A classroom can be a lot more than just four walls and rows of desks. Studies have shown the design and layout of the space in which students learn can heavily influence their performance in school and ultimately their academic success. Maha Barada presents three stories from around the world exploring the research behind this idea. We visit three exceptional classrooms that push the boundaries of traditional school architecture.
Japan: the world’s best kindergarten?
Fuji Kindergarten in Tokyo is a pre-school like no other. The highly unusual circular design houses a host of surprises and innovations intended to enhance the childrens’ learning experience and foster a quest for knowledge. Created by renowned architect Takaharu Tezuka the building features a running track on the roof, trees that grow through the ceiling and floors intended to trip up the kids.
Spain: greenery is good for the brain
Green is the colour if you want to get the most out of pupils in urban areas. That’s the conclusion of a study that says a learning environment featuring trees, plants and natural open spaces can boost a child’s cognitive development. The report, by academics including Dr. Marc Nieuwenhuijsen of the Centre for Research in Environmental Epidemiology in Barcelona says it can also enhance a young person’s memory capacity. In this story Dr Nieuwenhuijsen expands on the theory.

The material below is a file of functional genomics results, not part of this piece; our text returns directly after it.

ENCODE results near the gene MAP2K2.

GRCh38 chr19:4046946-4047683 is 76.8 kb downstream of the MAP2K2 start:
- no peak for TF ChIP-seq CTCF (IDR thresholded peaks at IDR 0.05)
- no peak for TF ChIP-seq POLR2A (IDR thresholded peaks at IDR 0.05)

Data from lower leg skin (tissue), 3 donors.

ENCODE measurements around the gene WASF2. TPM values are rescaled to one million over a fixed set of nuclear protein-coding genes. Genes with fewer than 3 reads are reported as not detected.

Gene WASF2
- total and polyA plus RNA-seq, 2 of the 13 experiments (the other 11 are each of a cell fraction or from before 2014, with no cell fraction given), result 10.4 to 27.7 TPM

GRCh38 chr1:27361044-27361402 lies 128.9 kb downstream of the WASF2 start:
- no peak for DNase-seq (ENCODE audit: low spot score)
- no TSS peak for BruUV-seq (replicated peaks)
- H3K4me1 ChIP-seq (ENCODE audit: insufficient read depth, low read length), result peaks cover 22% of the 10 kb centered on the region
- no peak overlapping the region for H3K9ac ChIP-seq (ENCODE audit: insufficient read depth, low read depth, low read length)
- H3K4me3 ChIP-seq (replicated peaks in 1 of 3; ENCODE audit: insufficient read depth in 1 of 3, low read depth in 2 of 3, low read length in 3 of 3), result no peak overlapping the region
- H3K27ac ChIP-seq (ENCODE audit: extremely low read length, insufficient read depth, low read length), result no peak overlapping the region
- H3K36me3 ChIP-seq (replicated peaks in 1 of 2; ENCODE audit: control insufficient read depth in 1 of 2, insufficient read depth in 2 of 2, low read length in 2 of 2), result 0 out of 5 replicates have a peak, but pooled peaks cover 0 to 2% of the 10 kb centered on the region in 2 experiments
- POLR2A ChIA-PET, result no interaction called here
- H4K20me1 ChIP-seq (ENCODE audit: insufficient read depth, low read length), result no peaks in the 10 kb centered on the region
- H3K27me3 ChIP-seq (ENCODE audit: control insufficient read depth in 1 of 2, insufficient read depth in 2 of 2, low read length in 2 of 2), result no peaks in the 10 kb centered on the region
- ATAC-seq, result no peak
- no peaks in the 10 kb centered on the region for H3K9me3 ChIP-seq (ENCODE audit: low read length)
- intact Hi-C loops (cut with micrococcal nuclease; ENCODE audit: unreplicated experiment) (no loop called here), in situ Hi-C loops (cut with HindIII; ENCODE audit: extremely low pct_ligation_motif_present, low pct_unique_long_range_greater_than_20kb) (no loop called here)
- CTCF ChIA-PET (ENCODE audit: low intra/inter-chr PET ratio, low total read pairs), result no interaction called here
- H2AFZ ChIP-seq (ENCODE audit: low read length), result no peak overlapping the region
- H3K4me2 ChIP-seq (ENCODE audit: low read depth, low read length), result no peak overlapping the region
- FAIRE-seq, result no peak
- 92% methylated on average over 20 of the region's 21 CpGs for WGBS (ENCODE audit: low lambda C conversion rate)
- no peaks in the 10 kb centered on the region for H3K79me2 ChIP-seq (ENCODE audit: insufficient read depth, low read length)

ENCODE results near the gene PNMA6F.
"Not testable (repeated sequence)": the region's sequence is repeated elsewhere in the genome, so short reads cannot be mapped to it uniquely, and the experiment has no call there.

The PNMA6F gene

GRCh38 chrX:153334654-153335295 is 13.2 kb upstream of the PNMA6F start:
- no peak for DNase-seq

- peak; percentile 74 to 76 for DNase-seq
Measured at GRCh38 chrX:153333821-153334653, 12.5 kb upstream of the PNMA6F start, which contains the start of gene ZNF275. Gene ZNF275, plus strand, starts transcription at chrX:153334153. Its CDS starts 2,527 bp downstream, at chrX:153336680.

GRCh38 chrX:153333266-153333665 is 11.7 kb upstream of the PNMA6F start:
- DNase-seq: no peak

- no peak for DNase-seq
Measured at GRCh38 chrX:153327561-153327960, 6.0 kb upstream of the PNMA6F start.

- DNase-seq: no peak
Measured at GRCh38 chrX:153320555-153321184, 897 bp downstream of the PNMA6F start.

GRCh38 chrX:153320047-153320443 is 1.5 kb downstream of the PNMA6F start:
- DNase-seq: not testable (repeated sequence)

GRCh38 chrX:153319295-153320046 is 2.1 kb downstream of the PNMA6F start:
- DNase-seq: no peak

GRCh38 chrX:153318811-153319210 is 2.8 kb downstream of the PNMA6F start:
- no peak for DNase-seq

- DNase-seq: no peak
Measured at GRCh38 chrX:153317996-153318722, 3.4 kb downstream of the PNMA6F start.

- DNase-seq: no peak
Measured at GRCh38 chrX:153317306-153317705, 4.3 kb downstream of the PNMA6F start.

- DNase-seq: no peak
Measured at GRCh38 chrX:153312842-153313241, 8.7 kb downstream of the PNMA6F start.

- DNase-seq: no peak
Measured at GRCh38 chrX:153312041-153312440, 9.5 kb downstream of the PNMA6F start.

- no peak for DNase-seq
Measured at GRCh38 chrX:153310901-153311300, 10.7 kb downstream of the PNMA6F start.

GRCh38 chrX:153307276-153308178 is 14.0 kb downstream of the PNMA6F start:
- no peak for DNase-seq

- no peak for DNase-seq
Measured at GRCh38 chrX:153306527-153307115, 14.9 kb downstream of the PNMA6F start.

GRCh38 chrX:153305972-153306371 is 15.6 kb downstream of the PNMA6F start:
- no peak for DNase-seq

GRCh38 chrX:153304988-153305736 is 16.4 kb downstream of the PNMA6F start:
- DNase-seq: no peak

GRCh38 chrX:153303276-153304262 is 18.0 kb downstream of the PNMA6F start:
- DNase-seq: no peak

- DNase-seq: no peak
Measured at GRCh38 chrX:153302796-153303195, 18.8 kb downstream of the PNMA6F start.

Denmark: the high school with no walls
Blackboards, textbooks and even walls have been consigned to the past at the Ørestad Gymnasiun in Denmark. From the outside it looks like any other high school building, but inside it is anything but conventional. The central staircase is a meeting centre, open spaces serve as classrooms, even though noise drifts from one class drifts into another. The design is unique, intended to hone the students’ concentration skills.
To see these stories in full click on the video.